Crikey! Credible Raises $50 Million with Initial Public Offering in Australia on ASX

Credible, a very promising early stage Fintech marketplace, has gone raised $50 million in an Initial Public Offering (IPO). While the IPO is in itself interesting, the fact that Credible listed on the Australian Securities Exchange (ASX) is telling.

The offering, described as the largest single tech IPO in Australia this year, will provide the cash war chest necessary to fuel growth and tackle a $13 trillion US consumer lending market. According to Credible CEO Stephen Dash, his company selected a listing on the ASX to fund the company’s next phase of growth because it will provide more flexibility to pursue new opportunities, said CEO Stephen Dash.

“The ASX is an attractive alternative to private funding for growth-stage companies with an Australian nexus,” Dash said. “This is another round of capital, not an end game.”

After launching Credible as a multi-lender marketplace providing instant, personalized rates for student loans and student loan refinancing, Credible then broadened its offerings to include personal loans and credit cards. Dash says his marketplace approach may be applied to any financial product that requires consumers to make complex choices that are difficult to evaluate, thus foreshadowing future new credit verticals.

Dash labeled the ASX IPO “a strong validation of our business model. We see significant opportunities for growth in both our existing and potential future offerings.”

Credible boasts a prominent advisory group led by Ron Suber, former President of Prosper Marketplace. Suber is Credible’s Chairman. He believes Credible’s IP indicates a solid appetite for high growth, early stage Fintech firms.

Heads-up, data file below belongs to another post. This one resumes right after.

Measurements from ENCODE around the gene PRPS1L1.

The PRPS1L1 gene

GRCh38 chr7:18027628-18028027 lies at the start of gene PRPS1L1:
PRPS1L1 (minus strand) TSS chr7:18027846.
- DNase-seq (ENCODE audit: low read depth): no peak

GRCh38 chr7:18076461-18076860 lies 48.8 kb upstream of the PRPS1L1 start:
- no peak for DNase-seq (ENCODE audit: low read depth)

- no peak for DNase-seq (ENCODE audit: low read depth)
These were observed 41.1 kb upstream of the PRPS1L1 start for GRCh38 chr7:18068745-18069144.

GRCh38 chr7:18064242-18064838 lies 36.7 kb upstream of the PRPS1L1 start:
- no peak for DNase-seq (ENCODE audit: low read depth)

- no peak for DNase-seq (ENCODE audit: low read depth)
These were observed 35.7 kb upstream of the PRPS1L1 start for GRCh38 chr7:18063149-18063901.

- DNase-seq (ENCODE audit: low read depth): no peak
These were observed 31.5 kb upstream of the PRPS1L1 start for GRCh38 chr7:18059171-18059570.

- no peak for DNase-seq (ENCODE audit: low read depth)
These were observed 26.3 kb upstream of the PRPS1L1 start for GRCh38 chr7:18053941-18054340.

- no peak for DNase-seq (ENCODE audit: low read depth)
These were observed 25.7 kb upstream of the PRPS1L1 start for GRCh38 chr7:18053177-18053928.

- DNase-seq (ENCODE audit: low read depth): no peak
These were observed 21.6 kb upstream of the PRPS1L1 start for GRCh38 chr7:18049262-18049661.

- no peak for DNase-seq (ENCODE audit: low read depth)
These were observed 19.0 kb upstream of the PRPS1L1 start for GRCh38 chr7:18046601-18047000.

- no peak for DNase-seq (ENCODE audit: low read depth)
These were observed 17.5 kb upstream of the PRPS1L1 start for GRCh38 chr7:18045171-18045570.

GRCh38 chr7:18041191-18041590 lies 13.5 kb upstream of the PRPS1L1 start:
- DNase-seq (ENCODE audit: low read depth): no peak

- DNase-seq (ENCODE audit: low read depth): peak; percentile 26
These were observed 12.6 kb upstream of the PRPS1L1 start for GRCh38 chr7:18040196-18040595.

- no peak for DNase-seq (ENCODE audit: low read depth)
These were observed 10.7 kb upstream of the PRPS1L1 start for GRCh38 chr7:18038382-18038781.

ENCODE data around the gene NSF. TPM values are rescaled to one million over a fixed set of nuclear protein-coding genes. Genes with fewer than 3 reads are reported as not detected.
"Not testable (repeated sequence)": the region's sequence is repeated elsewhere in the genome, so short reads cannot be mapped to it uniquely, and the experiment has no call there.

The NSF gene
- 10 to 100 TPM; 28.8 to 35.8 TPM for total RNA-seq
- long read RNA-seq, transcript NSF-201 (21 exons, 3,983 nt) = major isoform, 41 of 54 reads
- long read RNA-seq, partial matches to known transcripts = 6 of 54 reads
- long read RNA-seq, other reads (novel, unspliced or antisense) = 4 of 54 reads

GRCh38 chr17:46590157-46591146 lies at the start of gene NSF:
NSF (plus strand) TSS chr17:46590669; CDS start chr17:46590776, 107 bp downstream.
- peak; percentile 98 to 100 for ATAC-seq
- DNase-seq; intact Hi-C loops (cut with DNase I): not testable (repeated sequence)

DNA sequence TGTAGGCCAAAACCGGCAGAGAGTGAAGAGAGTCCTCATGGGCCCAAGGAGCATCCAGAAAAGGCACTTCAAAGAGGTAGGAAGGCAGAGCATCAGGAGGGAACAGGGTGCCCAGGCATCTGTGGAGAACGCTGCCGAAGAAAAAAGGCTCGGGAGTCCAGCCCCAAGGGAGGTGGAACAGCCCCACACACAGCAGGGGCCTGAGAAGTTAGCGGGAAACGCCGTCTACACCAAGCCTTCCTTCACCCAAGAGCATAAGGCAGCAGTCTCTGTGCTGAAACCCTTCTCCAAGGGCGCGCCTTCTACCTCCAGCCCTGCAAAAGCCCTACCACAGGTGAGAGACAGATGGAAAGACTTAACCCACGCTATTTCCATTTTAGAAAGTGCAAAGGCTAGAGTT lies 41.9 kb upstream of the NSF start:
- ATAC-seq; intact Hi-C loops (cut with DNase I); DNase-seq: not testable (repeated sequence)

“Credible is doing for lending what Expedia and Kayak have done for travel,” Suber says. “We go beyond lead generation to create value for both consumers and lenders by building deep integrations throughout the ecosystem. Everybody wins.”

Suber recently helped out with an eight-day roadshow leading up to the IPO. Suber said potential investors — including those in Australia, Hong Kong and Singapore — were impressed with Credible’s executive leadership team, the scale of the consumer finance marketplace opportunity, and Credible’s differentiated position in this market.

A growing number of growth-stage tech startups are turning to the ASX to tap public investment capital in Australia and Asia. The ASX is the ninth-largest stock exchange in the world, right behind Tokyo. There were almost three dozen tech IPOs on the ASX last year, and the exchange attracts companies from around the world. So why didn’t San Francisco based Credible select a US exchange instead? Good question. Perhaps it has to do with the cost and excessive (and sometimes ridiculous) disclosure requirements issuers (and investors) must manage. Regardless, expect to hear more from Credible in the coming months. I would also like to predict, at this time, an expansion into other markets.

 

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